USA: 25 Years: Getting Down to Brand Specifics

Jun 27, 2005  •  Post A Comment

By Lee Alan Hill

Special to TelevisionWeek

Twenty-five years ago the USA Network was born as basic cable’s first general entertainment channel. Upon reaching its silver anniversary, it is one of cable’s busiest destinations and is celebrating its first year as part of the NBC Universal tree of networks.

USA is marking the dual anniversaries by sprucing up its look with a major rebranding effort.

“We’re going to enhance our marketing, our logo, our brand,” said Bonnie Hammer, president of USA Network and Sci Fi Channel. “I say ‘enhance’ rather than ‘change’ because we’re lucky-we’re starting from a place of success. We’re going to enhance that success.”

“When the USA Network became part of the NBC family, we all thought we were acquiring a fantastic first-rate, terrific network,” said NBC Universal Television Group President Jeffrey Zucker. “It’s an incredibly important piece of our portfolio, and one that takes on a new look, already having great audience appeal.”

Currently USA is the No. 2 cable network overall with, an average 1.9 household rating and 2.1 million viewers in 2005 to date, according to Nielsen Media Research.

“USA is one of the best channels in overall ratings and overall profits,” said Jeff Gaspin, president of NBC Universal cable entertainment and cross-network strategy. “USA is probably more profitable than some of the broadcast networks.”

David Zaslav, president of NBC Universal Cable, explained why: “Because USA is either the No. 1 or No. 2 cable network, depending on the market, the carriage fee is significant,” he said. “No matter how many stations are out there, people still watch only eight, 10, 14. USA is among the top five in viewer choices.”

The “enhanced” USA, which weeks ago began slowly unveiling elements of its new marketing campaign and logo, will build on a recent upswing from original series such as “The 4400,” “Monk” and others, using those character-based shows as a springboard.

“We took a look at what’s at the heart of what we do,” Ms. Hammer said. “And it was characters. That can mean Tony Shalhoub as Monk or Ving Rhames as Kojak. It’s relevant to our sports programming too-the Williams sisters in our tennis coverage.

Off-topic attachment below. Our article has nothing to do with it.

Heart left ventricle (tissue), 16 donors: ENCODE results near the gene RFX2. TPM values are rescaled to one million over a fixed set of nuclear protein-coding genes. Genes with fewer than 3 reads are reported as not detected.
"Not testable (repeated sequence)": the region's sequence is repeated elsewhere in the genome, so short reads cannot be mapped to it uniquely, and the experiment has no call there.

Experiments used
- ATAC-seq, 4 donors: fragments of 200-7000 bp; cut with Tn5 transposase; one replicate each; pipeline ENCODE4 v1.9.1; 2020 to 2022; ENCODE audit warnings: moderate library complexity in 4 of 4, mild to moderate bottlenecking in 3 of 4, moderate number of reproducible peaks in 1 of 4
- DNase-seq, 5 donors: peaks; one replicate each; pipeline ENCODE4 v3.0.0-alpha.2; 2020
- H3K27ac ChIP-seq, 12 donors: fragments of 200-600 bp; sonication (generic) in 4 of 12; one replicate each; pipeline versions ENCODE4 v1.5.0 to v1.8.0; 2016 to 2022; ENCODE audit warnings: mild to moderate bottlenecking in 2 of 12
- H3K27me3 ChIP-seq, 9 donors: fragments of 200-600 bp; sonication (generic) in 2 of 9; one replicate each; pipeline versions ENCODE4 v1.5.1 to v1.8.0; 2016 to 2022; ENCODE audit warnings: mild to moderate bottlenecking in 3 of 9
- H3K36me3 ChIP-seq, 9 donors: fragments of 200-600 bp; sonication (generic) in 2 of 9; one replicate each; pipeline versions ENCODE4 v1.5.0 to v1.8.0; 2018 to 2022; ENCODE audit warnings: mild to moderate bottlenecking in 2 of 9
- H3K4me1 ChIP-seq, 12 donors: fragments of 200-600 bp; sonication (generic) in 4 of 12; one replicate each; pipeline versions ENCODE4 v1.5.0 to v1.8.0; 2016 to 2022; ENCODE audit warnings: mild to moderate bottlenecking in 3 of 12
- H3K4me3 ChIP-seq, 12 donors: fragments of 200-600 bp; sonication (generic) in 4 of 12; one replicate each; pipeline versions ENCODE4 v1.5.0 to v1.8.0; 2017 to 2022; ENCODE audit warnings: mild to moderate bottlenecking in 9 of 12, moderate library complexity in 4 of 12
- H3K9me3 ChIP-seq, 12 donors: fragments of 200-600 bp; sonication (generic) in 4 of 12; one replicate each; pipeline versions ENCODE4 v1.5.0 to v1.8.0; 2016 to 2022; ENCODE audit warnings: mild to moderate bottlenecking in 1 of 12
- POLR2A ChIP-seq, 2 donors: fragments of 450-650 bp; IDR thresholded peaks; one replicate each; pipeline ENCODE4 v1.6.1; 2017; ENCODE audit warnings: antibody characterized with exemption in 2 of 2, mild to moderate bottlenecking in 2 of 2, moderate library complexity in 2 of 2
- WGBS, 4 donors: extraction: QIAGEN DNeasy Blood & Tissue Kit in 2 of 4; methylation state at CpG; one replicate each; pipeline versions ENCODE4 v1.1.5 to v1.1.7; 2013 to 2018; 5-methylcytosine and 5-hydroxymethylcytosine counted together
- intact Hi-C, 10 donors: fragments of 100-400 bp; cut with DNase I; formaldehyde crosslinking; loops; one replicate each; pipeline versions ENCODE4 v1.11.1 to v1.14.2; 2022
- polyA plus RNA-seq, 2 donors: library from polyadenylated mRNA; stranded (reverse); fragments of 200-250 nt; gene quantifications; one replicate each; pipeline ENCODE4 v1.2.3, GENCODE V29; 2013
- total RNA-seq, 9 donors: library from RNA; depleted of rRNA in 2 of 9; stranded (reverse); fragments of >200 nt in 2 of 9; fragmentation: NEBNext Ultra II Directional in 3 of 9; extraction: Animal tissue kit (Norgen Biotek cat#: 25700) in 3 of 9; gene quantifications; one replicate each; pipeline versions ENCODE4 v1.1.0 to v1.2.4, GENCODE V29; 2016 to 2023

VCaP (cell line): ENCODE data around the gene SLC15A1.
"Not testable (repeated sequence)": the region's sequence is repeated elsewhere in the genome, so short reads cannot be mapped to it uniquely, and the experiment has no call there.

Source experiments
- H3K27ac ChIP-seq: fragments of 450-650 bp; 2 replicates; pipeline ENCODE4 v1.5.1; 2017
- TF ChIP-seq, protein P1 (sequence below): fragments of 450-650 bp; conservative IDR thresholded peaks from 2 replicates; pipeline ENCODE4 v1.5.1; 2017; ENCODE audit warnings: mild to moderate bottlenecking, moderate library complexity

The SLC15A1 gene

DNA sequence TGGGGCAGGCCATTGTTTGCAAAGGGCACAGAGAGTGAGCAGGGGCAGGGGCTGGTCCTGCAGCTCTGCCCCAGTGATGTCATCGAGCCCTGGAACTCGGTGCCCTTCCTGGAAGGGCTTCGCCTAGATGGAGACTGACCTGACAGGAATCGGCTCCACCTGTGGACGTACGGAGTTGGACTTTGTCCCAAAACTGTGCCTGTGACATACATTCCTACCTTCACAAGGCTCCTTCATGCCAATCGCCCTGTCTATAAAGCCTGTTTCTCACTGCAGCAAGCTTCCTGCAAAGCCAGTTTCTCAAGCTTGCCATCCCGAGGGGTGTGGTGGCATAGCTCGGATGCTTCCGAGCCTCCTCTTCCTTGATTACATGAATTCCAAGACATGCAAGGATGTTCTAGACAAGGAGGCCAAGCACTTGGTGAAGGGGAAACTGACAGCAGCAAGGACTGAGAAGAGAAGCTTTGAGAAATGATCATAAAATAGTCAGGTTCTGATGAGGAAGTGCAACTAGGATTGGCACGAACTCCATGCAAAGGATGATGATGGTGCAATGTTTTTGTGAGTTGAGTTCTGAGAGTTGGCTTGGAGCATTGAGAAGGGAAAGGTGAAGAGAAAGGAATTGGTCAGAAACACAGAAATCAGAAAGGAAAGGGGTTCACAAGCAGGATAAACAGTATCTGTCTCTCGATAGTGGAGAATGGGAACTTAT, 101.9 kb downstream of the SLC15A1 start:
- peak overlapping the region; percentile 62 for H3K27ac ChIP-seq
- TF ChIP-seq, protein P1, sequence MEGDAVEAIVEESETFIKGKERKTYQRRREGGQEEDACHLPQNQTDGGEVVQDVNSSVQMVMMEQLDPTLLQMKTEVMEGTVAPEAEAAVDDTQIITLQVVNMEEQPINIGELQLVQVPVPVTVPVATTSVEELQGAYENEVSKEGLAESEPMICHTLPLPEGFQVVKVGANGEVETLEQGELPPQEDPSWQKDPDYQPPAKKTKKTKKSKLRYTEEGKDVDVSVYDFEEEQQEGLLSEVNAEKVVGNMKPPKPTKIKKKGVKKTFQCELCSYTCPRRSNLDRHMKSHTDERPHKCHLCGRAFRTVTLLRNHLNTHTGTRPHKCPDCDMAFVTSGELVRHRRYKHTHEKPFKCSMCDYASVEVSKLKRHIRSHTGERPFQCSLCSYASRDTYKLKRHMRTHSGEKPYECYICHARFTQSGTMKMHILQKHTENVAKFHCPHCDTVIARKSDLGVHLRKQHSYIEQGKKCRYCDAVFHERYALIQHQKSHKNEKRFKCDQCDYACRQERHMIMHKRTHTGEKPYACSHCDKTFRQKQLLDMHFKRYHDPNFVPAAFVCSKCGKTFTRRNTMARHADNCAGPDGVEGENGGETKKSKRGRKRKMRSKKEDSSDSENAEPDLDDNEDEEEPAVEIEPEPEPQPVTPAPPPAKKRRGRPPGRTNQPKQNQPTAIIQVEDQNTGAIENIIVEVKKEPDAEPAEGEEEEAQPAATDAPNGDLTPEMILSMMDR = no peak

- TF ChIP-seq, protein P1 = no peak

“When you see a billboard or our new logo, you’ll know it’s USA,” she said. “We’ll be fresher, more relevant, a little hipper. We will be a network the audience sees as offering shows with an air of blue skies, optimism. A network with a viewpoint about it.”

Throughout its history, USA’s programming blend of sports, original dramas and acquired movies and series-currently including “JAG,” “Nash Bridges,” “Law & Order: SVU” and “The District”-has been appreciated for its diversity by some industry observers, while others rapped it for lacking a clear-cut identity.

“USA has always been very generic, which worked for them when there were very few cable channels,” said Carolyn Finger, VP of TVtracker.com, a service that researches all things TV.

“What we may be seeing now is a long-awaited brand change,” she said. “They now have solid originals. What they need to do is make the audience aware of the network so that people are not saying, ‘Let’s watch “Monk,”‘ but ‘Let’s watch USA.'”

When NBC and its parent, General Electric, took over the Vivendi Universal assets in 2004, they did more than just place USA and the Sci Fi Channel under the aegis of Mr. Zucker.

“The leverage of the NBC network is key to the growth of USA,” Mr. Gaspin said. “You’ll not only see promotion of the USA series and specials on NBC, but NBC was essential in bringing the successful WWE professional wrestling franchise back to USA later this year. We were able to meet with the WWE and put on the table a dollar value to the marketing, as well as make at least one Saturday night WWE special on NBC part of the deal.”

“The NBC connection has been a benefit,” said Maira Suro, executive producer of “The 4400,” USA’s top-rated original series. “You’ll see promos for our show on NBC. Plus, they ran the first season of the show on Sci Fi in February. Altogether, it brings more eyeballs to the show, which is what a producer wants. We’re thrilled.”

Ms. Hammer added, “NBC is also giving support in terms of development. We can take a look at what they’ve got but may not be picking up. Plus, there’s crossover. You saw that with the Olympics coverage, where USA could show much of what the American teams were doing, while the final competitions were on NBC.”

“We’re coming up with a new business model for USA and all our cable assets,” Mr. Zaslav said. “With the popularity of several of the USA series and other programming such as the Olympics, you’ll see [video-on-demand] and other delivery means as part of that, but USA will remain what it is-a cable network that the public watches and wants.”

USA Network

Founded: April 9, 1980; progenitor MSG Network launched in 1977

Owned by: NBC Universal (General Electric majority corporate parent)

Headed by: Bonnie Hammer, president, USA Network and Sci Fi Channel

Number of subscribers: 89 million

Reach: 82 percent of U.S. households

Highest-rated regular program: “The 4400,” which attracted 5.3 million viewers for the premiere of its second season June 5, 2005, according to Nielsen Media Research